Tista' taqra bil- Malti.
Academic and legal expert Prof Kevin Aquilina levelled 23 criticisms of the Media and Defamation Act (MADA) which can also be described as 23 missed opportunities that could have made Malta’s mediascape better than it is now. For Aquilina, the MADA is “just simply a rehash of the Press Act with updates.”
He writes that PBS should not be licensed by Government and that the Board members of PBS Lts should be appointed by Parliament. Protecting journalists from SLAPP action, introducing digital rights in the Constitution, diminishing the role of political parties in the Broadcasting Authority are some of the proposals mentioned by Aquilina some of which are explained below.
Aquilina made his proposals in a chapter published in the book Navigating the Maltese Mediascape edited by Fr Joe Borg and Prof Mary Anne Lauri and published by Kite.
Diminish role of political parties in BA
For Aquilina the Media and Defamation Act (MADA) has skirted around the perennial problem of the bipartisan composition of the Broadcasting Authority which for the author “renders it partial in its decision making and the unique situation in Malta where political parties own their own radio and television broadcasting services in addition to their own newspapers, websites, mobile telephony companies, publication houses, etc.”
He is of the opinion that a decent media law should have tackled this matter and resolved it in the public interest, not in the interest of the two largest political parties represented in the House of Representatives.
The legal expert believes that the new law should have ensured that the “biased newsrooms” of the media of the political parties are controlled “by professional journalists rather than by busybody politicians.”
The Public Service Broadcaster’s radio and television stations should be licensed by the Broadcasting Authority, not to the government; and the appointment of the Board of Directors should be devolved to the House of Representatives Standing Committee on Public Appointments.
Conspicuous by their absence in the new media law, writes Aquilina, are the Council of Europe’s recommendations on the independence of the broadcasting regulatory authorities and the declaration and recommendation related to public service broadcasters. Besides no concrete measures are included in the new media law to ensure that the Public Broadcasting Services Limited’s media do not continue to be, or are perceived to be, the government’s mouthpiece.
Aquilina noted that the prohibition against recourse to strategic lawsuits against public participation (known by the acronym ‘SLAPP’) to intimidate the free press has not been addressed in the MADA. The Nationalist Opposition had proposed a motion to protect journalists from SLAPP. The government said that four legal experts advised that such an amendment would have breached EU Law, a contention apparently contradicted by the EU Justice Commissioner herself.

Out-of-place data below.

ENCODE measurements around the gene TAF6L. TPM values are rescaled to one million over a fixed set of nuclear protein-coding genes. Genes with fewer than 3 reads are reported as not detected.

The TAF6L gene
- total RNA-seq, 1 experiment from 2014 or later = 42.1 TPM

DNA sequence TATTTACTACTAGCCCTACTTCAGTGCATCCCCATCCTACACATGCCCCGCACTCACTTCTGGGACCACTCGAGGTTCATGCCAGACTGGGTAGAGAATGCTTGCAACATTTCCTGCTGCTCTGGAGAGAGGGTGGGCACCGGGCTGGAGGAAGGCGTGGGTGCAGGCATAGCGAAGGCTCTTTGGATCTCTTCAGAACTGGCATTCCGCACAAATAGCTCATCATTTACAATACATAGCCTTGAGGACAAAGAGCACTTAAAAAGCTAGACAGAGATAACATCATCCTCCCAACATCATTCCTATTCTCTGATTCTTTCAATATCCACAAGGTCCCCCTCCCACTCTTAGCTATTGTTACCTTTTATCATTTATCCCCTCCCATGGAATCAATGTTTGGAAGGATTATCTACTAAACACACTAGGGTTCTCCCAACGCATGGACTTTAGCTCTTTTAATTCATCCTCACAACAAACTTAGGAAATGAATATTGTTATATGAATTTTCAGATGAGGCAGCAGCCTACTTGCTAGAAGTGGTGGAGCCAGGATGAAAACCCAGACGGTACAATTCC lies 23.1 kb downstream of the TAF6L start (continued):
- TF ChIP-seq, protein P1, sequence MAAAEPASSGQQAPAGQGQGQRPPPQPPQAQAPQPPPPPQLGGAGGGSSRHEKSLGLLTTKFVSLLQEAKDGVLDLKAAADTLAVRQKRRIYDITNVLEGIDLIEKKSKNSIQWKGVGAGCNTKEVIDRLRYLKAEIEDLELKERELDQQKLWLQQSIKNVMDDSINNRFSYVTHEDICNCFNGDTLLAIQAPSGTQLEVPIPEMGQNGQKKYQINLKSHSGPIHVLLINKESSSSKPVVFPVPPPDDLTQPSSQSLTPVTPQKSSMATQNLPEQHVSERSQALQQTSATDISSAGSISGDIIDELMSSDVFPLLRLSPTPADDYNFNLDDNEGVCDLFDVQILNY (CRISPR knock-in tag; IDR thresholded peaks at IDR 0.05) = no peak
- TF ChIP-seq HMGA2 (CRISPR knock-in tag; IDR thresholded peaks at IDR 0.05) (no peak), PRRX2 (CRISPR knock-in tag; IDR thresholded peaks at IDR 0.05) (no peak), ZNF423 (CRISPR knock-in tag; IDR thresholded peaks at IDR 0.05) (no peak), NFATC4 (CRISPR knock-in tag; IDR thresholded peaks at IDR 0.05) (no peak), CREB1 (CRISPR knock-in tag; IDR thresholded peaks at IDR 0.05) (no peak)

Furthermore, he criticizes the fact that no attempt has been made to introduce digital rights in the Constitution of Malta or in the MADA itself.
“Internet freedoms are nowhere affirmed. The previous administration had issued a white paper on the subject and even motion was presented in the House of Representatives to amend the Constitution to include therein such rights.”
Who is a journalist?
The former Dean of the Faculty of Laws is not happy that the new law has no provision for the regulation of press cards or the regulation of the journalistic profession and it also lacks a statutory definition of a journalist. There is also no reference to self-regulation by the media industry as an alternative means of dispute resolution. Besides, the Institute of Journalists, the Press Ethics Commission and the Journalistic Code of Ethics should be given legal recognition.
He argues that the Council of Europe recommendations on the protection of journalism and safety of journalists and other media actors should have been taken on board by the new law.
“On the contrary, they are notorious in the 2018 enactment by their stark absence”
Fake news allowed
In one of his strongest criticisms, Aquilina asks “why fake news is being allowed”. He argues that MADA abolishes truth generally across all media thereby allowing for the spreading of deception and inaccuracies.
Navigating the Maltese Mediascape
The book Navigating the Maltese Mediascape includes seventeen chapters written by eighteen authors. It has three sections discussing the legal, psychological and societal issues.